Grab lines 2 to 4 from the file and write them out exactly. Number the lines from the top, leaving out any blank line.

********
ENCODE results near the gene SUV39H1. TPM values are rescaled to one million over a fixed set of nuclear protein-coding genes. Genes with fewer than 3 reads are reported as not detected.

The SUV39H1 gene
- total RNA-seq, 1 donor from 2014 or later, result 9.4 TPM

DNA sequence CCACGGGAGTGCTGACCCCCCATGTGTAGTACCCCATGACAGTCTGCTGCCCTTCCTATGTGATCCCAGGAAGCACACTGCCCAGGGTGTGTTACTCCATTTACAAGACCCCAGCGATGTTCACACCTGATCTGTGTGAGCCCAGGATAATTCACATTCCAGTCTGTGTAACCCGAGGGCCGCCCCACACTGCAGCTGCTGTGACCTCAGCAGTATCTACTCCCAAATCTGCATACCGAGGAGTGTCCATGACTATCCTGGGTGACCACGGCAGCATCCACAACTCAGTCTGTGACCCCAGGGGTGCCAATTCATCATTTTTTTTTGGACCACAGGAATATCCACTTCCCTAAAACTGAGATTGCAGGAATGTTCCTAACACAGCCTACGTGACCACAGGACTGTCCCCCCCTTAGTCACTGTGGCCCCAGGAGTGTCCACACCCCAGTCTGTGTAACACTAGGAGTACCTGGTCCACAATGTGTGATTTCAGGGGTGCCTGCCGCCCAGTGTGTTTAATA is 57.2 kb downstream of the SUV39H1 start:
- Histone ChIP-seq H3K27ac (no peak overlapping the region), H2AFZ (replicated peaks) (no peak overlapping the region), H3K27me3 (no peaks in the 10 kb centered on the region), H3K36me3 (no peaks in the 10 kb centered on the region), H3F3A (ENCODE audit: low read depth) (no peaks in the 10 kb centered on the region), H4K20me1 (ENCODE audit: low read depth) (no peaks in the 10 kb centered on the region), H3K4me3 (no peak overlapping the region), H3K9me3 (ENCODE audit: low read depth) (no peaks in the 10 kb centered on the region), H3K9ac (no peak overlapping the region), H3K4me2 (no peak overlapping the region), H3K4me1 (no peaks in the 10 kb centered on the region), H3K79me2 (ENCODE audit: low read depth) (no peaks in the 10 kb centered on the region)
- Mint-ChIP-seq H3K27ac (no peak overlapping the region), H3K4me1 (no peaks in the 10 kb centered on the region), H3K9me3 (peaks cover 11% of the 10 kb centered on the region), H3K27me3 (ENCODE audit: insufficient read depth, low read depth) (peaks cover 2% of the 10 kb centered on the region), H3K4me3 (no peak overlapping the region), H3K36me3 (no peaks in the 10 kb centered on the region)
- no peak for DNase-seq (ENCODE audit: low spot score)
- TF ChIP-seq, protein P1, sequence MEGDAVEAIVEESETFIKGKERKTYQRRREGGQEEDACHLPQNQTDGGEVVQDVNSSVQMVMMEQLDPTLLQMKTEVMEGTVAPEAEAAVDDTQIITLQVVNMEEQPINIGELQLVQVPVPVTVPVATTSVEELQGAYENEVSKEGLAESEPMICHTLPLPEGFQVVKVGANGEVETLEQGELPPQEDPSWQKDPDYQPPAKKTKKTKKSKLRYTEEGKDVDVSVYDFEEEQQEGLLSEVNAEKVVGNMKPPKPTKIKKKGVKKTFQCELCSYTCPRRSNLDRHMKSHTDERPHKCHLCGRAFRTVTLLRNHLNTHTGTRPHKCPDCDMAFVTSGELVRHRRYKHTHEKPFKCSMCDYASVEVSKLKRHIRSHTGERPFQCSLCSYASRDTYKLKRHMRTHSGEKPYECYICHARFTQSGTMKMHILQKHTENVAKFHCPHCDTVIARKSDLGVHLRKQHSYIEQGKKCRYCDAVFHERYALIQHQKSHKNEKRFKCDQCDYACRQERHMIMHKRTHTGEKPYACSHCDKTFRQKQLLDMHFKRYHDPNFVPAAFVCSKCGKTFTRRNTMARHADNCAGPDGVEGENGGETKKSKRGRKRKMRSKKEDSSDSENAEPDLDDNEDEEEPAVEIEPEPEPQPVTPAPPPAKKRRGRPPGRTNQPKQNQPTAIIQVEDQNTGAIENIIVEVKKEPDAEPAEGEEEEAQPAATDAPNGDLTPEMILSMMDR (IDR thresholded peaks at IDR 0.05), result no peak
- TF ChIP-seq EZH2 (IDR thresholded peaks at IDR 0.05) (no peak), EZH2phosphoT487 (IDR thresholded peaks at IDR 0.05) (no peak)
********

The SUV39H1 gene
- total RNA-seq, 1 donor from 2014 or later, result 9.4 TPM

DNA sequence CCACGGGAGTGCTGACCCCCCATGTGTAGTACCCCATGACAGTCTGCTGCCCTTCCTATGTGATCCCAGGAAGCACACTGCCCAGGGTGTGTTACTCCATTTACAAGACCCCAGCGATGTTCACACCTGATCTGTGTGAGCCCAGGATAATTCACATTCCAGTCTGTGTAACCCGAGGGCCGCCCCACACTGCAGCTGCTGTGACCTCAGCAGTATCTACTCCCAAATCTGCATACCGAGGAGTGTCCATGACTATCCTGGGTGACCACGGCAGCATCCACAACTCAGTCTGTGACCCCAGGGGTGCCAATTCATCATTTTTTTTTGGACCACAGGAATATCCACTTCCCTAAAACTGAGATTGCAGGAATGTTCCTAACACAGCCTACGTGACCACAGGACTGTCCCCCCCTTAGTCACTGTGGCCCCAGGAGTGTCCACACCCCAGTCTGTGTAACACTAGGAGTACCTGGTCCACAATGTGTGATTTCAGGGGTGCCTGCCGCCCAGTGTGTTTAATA is 57.2 kb downstream of the SUV39H1 start: